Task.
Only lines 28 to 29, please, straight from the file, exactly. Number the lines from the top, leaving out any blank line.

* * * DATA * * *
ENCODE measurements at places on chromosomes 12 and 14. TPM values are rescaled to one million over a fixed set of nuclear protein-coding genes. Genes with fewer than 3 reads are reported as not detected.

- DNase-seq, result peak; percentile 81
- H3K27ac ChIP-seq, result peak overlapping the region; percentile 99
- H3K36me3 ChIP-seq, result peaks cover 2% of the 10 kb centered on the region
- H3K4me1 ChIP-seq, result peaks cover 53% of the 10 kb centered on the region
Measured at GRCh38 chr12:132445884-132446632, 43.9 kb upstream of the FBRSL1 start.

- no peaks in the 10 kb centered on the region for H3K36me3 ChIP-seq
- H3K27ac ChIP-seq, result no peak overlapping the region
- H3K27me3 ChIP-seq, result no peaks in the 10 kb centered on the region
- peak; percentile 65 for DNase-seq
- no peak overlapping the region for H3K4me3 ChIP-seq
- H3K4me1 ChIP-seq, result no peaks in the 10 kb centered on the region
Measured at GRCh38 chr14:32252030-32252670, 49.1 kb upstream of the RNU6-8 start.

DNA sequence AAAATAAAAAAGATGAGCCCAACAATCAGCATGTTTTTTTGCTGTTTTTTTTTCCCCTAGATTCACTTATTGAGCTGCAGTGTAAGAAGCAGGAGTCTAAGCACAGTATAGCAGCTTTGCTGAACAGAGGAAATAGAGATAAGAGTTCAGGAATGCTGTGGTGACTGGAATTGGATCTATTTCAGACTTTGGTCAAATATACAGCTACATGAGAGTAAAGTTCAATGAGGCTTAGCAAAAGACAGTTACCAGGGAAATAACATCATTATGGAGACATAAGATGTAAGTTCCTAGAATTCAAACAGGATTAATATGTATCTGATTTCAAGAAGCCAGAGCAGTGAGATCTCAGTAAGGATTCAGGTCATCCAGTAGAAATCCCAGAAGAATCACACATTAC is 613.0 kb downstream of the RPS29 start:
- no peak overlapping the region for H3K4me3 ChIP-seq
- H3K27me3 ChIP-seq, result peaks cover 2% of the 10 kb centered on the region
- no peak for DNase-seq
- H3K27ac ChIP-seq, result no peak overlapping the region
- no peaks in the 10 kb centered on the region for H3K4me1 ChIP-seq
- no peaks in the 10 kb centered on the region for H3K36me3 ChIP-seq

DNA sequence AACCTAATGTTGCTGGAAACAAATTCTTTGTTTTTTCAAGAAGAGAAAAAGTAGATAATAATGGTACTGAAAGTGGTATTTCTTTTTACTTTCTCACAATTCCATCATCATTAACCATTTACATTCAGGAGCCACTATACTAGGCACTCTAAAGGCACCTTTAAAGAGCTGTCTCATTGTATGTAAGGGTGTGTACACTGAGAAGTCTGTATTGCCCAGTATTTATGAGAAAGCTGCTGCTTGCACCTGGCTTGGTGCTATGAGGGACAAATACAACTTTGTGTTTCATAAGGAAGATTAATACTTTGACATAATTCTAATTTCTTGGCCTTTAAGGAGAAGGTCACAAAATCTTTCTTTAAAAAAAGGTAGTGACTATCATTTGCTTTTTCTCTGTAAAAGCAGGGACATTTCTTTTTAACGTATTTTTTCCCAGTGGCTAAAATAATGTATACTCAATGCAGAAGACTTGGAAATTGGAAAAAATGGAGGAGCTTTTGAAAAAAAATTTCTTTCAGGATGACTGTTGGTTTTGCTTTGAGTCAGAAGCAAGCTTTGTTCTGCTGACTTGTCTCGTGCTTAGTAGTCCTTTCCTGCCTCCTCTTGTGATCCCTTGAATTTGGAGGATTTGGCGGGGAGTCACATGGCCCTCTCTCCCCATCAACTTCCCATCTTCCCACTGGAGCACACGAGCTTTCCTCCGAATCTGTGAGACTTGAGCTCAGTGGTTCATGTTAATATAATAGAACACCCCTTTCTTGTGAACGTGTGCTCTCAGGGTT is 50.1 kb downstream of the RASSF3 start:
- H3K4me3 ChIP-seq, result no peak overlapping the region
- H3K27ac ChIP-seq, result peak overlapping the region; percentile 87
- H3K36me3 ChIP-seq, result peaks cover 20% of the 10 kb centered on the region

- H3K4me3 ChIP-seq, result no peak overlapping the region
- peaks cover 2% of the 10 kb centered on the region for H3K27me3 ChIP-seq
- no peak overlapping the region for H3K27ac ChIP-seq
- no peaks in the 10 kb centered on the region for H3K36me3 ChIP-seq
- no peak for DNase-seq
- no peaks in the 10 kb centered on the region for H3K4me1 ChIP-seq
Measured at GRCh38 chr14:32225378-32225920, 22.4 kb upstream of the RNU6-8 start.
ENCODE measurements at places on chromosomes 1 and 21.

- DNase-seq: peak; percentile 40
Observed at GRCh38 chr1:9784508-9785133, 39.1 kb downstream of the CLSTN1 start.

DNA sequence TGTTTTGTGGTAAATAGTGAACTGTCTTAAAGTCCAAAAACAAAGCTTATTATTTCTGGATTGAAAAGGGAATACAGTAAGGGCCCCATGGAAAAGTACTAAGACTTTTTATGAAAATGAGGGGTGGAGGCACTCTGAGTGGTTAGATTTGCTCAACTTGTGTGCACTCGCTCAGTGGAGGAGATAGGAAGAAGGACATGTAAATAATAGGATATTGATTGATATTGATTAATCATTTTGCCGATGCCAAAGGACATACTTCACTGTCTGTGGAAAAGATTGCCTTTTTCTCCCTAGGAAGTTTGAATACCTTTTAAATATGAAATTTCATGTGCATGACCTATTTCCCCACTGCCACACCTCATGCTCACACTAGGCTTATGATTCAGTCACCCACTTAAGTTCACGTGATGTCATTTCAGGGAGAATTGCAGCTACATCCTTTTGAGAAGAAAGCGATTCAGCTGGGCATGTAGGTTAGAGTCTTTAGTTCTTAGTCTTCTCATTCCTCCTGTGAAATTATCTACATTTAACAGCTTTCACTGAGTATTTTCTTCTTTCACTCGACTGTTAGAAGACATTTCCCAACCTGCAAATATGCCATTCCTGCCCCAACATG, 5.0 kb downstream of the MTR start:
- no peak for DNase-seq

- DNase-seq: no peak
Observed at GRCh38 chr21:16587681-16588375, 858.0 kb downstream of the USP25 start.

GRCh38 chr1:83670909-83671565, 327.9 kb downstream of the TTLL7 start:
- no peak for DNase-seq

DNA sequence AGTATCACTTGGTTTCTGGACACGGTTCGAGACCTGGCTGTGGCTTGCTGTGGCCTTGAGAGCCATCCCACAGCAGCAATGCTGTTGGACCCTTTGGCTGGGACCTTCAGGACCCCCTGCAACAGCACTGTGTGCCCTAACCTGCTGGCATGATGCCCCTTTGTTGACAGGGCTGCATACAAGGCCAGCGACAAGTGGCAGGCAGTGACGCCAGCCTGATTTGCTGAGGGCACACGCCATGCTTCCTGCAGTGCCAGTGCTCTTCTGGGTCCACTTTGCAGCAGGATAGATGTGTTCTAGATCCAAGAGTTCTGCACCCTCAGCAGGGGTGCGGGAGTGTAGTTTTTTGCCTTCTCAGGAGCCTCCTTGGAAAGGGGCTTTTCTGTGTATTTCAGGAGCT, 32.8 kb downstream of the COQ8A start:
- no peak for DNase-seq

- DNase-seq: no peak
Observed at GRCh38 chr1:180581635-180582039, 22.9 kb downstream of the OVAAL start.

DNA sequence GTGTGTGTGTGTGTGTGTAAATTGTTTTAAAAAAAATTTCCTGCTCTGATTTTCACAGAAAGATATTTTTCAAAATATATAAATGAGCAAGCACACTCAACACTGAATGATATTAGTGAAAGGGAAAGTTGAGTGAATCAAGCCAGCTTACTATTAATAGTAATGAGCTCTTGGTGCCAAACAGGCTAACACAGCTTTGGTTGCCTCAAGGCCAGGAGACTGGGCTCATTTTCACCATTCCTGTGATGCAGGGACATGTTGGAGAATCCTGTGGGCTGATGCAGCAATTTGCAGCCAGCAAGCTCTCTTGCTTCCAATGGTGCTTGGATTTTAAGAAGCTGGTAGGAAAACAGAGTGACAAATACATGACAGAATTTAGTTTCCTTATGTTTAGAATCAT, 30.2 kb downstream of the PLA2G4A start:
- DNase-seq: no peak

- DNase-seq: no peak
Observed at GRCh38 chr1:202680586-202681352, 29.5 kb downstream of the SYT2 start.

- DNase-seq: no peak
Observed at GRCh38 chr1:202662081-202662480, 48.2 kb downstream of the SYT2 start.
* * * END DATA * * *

- no peaks in the 10 kb centered on the region for H3K36me3 ChIP-seq
- no peak for DNase-seq